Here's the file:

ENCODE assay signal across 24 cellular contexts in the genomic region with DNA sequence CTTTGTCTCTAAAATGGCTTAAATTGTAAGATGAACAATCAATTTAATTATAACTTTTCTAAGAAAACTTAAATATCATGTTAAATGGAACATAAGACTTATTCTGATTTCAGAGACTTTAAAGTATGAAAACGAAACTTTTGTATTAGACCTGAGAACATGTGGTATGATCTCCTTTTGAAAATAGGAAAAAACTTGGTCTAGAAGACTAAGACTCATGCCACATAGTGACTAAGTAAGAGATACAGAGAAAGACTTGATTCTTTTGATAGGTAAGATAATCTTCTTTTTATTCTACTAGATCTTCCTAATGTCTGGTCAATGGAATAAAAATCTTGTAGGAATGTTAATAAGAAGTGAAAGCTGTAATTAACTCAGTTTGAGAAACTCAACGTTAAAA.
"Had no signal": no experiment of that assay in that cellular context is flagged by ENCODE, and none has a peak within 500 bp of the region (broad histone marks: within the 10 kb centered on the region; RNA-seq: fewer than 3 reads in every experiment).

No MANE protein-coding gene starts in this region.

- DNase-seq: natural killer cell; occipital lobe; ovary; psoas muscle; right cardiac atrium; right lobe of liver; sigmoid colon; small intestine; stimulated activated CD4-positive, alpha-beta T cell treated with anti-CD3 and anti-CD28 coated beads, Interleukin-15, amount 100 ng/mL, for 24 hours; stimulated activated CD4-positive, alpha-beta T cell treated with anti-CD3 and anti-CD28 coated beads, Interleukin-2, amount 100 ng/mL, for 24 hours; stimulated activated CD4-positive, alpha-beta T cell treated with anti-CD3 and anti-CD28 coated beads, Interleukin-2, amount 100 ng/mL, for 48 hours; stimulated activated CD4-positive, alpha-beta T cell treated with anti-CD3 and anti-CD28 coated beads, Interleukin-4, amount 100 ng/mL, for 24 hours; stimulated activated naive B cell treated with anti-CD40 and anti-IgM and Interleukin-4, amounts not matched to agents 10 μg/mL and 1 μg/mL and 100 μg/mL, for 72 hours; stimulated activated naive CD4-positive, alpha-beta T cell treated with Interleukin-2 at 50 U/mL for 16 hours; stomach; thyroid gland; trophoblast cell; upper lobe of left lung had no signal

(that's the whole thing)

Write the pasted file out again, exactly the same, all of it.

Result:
ENCODE assay signal across 24 cellular contexts in the genomic region with DNA sequence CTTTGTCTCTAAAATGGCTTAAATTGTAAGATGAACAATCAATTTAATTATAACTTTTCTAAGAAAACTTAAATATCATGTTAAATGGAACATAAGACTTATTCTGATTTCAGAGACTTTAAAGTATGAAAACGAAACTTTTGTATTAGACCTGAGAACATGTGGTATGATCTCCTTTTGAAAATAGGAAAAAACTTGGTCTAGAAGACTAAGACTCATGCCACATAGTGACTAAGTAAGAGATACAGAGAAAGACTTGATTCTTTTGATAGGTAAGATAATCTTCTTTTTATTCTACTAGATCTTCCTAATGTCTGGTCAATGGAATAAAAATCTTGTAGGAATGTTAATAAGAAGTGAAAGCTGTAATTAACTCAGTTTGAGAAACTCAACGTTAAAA.
"Had no signal": no experiment of that assay in that cellular context is flagged by ENCODE, and none has a peak within 500 bp of the region (broad histone marks: within the 10 kb centered on the region; RNA-seq: fewer than 3 reads in every experiment).

No MANE protein-coding gene starts in this region.

- DNase-seq: natural killer cell; occipital lobe; ovary; psoas muscle; right cardiac atrium; right lobe of liver; sigmoid colon; small intestine; stimulated activated CD4-positive, alpha-beta T cell treated with anti-CD3 and anti-CD28 coated beads, Interleukin-15, amount 100 ng/mL, for 24 hours; stimulated activated CD4-positive, alpha-beta T cell treated with anti-CD3 and anti-CD28 coated beads, Interleukin-2, amount 100 ng/mL, for 24 hours; stimulated activated CD4-positive, alpha-beta T cell treated with anti-CD3 and anti-CD28 coated beads, Interleukin-2, amount 100 ng/mL, for 48 hours; stimulated activated CD4-positive, alpha-beta T cell treated with anti-CD3 and anti-CD28 coated beads, Interleukin-4, amount 100 ng/mL, for 24 hours; stimulated activated naive B cell treated with anti-CD40 and anti-IgM and Interleukin-4, amounts not matched to agents 10 μg/mL and 1 μg/mL and 100 μg/mL, for 72 hours; stimulated activated naive CD4-positive, alpha-beta T cell treated with Interleukin-2 at 50 U/mL for 16 hours; stomach; thyroid gland; trophoblast cell; upper lobe of left lung had no signal